Why Is Russia Invading Ukraine? Here's What We Know About Putin's Intentions So Far

President Putin has called Russia and Ukraine "one nation" and that Ukraine is the "crown jewel of Russia".

Cover image via NDTV & Alex Kovzhun/The Guardian

Subscribe to our Telegram channel for our latest stories and breaking news.

On Thursday morning local time, 24 February, Russian President Vladimir Putin announced a "special military operation" in Ukraine

The "special military operation" is "a full-scale invasion of Ukraine" that is seeing peaceful Ukrainian cities "under strike" as confirmed by Ukrainian Foreign Minister Dmytro Kuleba soon after.

In a matter of hours, Russian troops and tanks had entered Ukraine on three fronts.

The Russian military has launched more than 100 missiles into Ukraine.

This morning local time, 25 February, Ukrainian President Volodymyr Zelenskyy said that 137 civilians and military personnel have been killed so far in the Russian invasion of his country.

In a video address, he called them "heroes".

While there have been ongoing tensions between Russia and Ukraine, a former Soviet republic, the situation escalated in early 2021 when Zelenskyy urged US President Joe Biden to let Ukraine join NATO

Putin doesn't want that.

He wants all the countries, especially Ukraine, on Russia's periphery to be pro-Russia.

In fact, Russia's Deputy Foreign Minister Sergei Ryabkov has gone so far as to say this, "For us, it's absolutely mandatory to ensure Ukraine never, ever becomes a member of NATO."

NATO, or the North Atlantic Treaty Organization, is an intergovernmental military alliance between 28 European countries and 2 North American countries. NATO currently recognises Bosnia and Herzegovina, Georgia, and Ukraine as aspiring members — something that Putin is vehemently against.

Back in 2015 — a year after Russia invaded and occupied the Crimea region of Ukraine through sympathetic separatists, Putin famously called Ukraine the "crown jewel of Russia".

In July last year, he wrote an essay in which he called Russia and Ukraine as "one nation" while blaming "divisive forces" for creating a wall between Russia and Ukraine. He claimed that modern Ukraine was entirely created by communist Russia and is now a puppet state that is controlled by the West.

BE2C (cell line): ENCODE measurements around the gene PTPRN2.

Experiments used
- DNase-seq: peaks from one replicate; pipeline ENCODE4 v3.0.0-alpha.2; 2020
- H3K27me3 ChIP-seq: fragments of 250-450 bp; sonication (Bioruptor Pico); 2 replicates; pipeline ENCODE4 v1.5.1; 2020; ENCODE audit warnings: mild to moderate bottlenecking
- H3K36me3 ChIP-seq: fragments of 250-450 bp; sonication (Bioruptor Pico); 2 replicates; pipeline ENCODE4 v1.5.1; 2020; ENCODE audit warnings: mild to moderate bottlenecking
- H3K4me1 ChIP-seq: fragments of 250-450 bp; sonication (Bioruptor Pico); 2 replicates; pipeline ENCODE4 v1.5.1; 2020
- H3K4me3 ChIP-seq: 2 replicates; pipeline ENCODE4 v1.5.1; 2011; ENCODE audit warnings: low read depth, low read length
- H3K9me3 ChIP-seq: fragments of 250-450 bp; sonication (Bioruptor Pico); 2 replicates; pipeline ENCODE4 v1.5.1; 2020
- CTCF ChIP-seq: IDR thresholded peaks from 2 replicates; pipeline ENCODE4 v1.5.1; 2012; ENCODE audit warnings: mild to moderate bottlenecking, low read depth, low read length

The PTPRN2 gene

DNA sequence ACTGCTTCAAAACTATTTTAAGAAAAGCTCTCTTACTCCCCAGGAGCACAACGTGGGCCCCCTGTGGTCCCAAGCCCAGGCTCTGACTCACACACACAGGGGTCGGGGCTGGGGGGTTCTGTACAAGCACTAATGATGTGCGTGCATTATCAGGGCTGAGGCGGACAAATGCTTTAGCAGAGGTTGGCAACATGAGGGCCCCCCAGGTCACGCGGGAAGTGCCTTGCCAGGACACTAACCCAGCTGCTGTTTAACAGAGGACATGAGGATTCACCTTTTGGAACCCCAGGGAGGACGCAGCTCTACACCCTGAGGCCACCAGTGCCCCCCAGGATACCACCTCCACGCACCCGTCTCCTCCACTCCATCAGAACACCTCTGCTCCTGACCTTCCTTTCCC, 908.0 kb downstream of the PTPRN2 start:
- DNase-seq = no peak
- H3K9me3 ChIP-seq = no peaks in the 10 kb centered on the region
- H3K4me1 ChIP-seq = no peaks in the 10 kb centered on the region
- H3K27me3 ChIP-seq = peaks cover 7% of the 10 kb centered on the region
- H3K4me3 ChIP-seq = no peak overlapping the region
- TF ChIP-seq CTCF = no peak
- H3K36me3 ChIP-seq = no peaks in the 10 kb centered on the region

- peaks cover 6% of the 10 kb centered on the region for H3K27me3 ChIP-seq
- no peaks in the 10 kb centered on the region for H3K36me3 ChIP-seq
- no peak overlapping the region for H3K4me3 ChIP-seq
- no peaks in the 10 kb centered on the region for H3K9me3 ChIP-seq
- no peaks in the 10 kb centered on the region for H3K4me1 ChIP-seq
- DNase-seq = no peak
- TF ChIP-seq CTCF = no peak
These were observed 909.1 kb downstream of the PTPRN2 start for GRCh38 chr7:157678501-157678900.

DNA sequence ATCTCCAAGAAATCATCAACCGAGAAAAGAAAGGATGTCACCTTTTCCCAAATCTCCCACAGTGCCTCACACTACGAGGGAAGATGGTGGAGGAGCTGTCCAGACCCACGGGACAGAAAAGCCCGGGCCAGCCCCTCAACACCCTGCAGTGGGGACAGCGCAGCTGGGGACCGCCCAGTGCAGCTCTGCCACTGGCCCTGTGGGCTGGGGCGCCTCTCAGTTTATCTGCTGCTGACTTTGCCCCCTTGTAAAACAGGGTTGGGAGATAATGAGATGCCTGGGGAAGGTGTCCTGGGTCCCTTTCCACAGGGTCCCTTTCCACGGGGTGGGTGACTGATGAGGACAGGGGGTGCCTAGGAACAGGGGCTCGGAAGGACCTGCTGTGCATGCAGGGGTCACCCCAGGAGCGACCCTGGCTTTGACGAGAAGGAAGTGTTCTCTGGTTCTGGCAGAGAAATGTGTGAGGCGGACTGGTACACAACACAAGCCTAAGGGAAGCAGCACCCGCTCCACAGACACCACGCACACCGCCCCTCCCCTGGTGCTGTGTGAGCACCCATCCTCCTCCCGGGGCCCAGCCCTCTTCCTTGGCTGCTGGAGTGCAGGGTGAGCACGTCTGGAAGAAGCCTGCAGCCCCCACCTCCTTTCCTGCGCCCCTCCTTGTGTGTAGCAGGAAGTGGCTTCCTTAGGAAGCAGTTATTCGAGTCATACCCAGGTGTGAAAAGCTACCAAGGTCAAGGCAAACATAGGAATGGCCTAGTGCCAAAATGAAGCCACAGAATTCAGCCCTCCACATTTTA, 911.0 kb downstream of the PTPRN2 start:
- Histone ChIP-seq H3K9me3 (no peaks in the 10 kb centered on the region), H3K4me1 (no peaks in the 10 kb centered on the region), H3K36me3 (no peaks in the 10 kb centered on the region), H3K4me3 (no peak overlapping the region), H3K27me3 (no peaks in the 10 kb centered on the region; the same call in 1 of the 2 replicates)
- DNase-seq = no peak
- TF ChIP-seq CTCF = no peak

A BBC report stated that Putin has partly blamed his decision to attack Ukraine on NATO's eastward expansion, complaining that Russia has "nowhere further to retreat to - do they think we'll just sit idly by?".

Military vehicles drive along a street after Putin authorised a military operation in eastern Ukraine.

Image via Reuters/New Straits TImes

Essentially, the invasion of Ukraine, which has pivoted toward the West under President Zelenskyy, is Putin's attempt to stop the former Soviet Republic from moving away from its post-Soviet orbit of Russia

In December, Putin demanded legal assurances that Ukraine will never be admitted to NATO. However, his demands were refused, even though there is no prospect of Ukraine joining NATO for a long time.

According to Putin, if Ukraine joins NATO, the alliance will try to recapture Crimea.

However, the invasion is no longer about Ukraine alone, argues Casey Michel, author of "American Kleptocracy". According to Casey, Putin wants to reorder the post-Cold War consensus in Europe.

Similarly, BBC also says that Russia is not just focused on Ukraine. It demands that NATO return to its pre-1997 borders. But the idea that any current NATO country will give up its membership is a non-starter.

Image via BBC

Meanwhile, there are eleven Malaysians who are still stuck in Ukraine

In total, 23 Malaysian citizens are registered with the Malaysian Embassy in the capital city of Kyiv. Of which, 12 have returned home while 11 are still stuck there.

The Malaysian Embassy in Kyiv is currently working to provide a safe haven for them.

An explosion is seen between the Poznjaky and Kharkivska metro stations in Kyiv.

Image via Alex Kovzhun/The Guardian

Read more about Malaysians in Ukraine here:

Read other local news stories on SAYS:

You may be interested in: